Deusto Journal of Human Rights

Revista Deusto de Derechos Humanos

ISSN: 2530-4275 • ISSN-e: 2603-6002


No. 7/2021



Eichler, Jessika. 2019. Reconciling indigenous peoples’ individual and collective rights: participation, prior consultation and self-determination in Latin America. New York: Routledge. 196 p.


The author’s initial questions highlight the relationship between the collective rights of indigenous peoples and the individual rights of their members. They are pertinently related to the existence of sub-groups that are in a position of clear disadvantage and vulnerability, such as women or children.

The analysis of the relationship of these rights is done within the framework of the exercise of rights of participation, prior consultation and self-determination in Latin America, a region where large investments are promoted for the extraction of strategic natural resources in indigenous territories and where the colonial structures have not yet been diluted. In this context, it must be understood that the discourses of indigenous peoples have managed to penetrate the development of international human rights law. However, there is still a rather complicated challenge in the implementation and practice of what has been obtained at the international level.

Eichler’s work is quite useful at the local level, in the implementation of international human rights standards. The reference frame is the premise that an ideal decision-making process is one in which the entire indigenous community is part of the entire process. This means that all members are not just present, but have the opportunity to receive information, to give their opinion, to be heard and to express their decision freely. However, the process is complicated even in the hypothetical case in which all members of the community have the same possibility of expression and decision-making capacity. The heterogeneity of indigenous communities, being composed of groups that have a greater or lesser impact on the decision-making process and on the final decision, complicates the process further.

This book offers a deep theoretical reflection enriched with an empirical investigation on the participation of excluded groups within indigenous communities. The author’s approach is innovative, since it goes further than the common studies on participation rights (in the context of extractive industries) from the perspective of the collective exercise of these rights. Eichler’s study tries to unravel the internal dynamics through which the will of the community is formed, thus orienting final decisions that will affect them forever. The focus is on those voices that are frequently excluded: vulnerable minority groups.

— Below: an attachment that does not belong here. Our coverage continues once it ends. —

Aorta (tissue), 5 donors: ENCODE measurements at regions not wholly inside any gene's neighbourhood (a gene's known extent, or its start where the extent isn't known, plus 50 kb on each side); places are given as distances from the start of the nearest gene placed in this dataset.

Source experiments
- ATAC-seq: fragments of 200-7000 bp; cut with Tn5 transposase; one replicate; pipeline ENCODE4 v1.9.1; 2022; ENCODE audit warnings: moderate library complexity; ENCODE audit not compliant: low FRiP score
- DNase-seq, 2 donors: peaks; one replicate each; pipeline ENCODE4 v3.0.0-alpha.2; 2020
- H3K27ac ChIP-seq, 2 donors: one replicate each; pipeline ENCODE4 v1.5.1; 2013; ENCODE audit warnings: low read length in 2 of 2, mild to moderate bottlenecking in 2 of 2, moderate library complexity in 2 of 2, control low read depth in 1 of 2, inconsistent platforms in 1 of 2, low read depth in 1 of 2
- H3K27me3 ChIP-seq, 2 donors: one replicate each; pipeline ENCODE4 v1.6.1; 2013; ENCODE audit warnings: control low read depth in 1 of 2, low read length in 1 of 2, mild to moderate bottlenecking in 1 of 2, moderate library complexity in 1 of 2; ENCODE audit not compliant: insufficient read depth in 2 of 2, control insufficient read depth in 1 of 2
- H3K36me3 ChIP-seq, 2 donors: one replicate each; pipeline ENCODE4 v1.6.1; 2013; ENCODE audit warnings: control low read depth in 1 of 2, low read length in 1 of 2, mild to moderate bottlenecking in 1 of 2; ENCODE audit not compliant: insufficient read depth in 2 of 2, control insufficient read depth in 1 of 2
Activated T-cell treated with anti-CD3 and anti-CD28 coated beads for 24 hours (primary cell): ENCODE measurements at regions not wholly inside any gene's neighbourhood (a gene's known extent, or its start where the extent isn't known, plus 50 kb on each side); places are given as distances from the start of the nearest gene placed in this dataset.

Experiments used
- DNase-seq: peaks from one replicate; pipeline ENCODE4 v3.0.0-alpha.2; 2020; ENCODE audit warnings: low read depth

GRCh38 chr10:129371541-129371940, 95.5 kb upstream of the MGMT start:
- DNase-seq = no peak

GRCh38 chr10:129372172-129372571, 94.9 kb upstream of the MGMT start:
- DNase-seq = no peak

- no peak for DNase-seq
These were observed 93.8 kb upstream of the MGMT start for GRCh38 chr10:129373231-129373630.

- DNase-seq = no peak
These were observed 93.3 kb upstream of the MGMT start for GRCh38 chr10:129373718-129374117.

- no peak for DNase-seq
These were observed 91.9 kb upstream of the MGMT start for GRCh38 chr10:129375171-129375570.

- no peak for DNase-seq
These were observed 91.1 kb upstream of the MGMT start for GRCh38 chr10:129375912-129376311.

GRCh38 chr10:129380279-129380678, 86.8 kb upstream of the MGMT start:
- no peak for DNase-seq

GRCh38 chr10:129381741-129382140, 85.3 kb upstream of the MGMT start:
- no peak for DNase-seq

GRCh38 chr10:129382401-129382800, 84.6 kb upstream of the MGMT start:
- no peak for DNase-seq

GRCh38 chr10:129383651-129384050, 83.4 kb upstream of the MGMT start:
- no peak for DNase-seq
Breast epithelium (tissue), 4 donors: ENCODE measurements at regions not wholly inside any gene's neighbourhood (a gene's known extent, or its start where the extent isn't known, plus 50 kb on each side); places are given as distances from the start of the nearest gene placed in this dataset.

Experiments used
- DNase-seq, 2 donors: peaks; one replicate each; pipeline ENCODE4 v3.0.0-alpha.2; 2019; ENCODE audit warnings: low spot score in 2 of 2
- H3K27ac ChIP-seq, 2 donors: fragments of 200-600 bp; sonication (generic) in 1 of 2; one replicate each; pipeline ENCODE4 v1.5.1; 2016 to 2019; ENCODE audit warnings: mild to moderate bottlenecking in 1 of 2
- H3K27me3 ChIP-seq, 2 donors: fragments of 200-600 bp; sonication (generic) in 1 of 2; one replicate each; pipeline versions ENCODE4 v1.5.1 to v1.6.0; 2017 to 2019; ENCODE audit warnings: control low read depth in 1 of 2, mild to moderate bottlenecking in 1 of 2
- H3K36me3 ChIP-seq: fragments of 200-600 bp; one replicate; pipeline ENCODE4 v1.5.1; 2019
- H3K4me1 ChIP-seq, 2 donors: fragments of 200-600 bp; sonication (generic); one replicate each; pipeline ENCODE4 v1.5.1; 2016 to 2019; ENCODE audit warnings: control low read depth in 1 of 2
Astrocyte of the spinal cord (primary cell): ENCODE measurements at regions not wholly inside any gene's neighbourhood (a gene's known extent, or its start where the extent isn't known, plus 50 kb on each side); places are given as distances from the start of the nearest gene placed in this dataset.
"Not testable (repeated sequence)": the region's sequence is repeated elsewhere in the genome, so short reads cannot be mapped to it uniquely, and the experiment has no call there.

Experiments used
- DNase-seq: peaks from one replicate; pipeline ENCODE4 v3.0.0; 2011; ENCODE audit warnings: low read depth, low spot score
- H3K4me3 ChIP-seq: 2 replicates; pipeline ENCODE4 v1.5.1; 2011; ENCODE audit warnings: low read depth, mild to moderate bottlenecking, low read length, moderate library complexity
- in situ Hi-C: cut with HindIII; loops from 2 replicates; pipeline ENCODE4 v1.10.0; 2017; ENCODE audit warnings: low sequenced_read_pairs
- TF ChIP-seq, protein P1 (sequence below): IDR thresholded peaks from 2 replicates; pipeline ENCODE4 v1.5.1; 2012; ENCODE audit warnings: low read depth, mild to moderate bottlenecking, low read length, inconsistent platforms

It is necessary to bear in mind that international human rights law arose and developed with an individualistic and not a collective perspective. There exist international and regional treaties focused on the rights of groups that require special protection (such as women, children and the elderly), but these are not implied in the rights of indigenous peoples. Attempts to cover this void were made in the Convention 169 and UNDRIP, as well as in international and regional jurisprudential development, by adapting the general human rights standards to the interests of indigenous peoples.

On the other hand, however, given the existence of a normative and jurisprudential spectrum on individual rights, it is necessary to pay attention to the perspectives of the community, particularly in relation to gender. An intercultural approach to the application of the law could avoid impositions from above, and generate dialogue to achieve a true reconciliation between individual and collective rights. A suggestive path to start with this reconciliation could be the empowerment of groups often excluded from the community, so that they can actively take part in decision-making processes. It is on this task, and on the dialogue between the State and the indigenous peoples, that this book reflects, discusses, and contributes.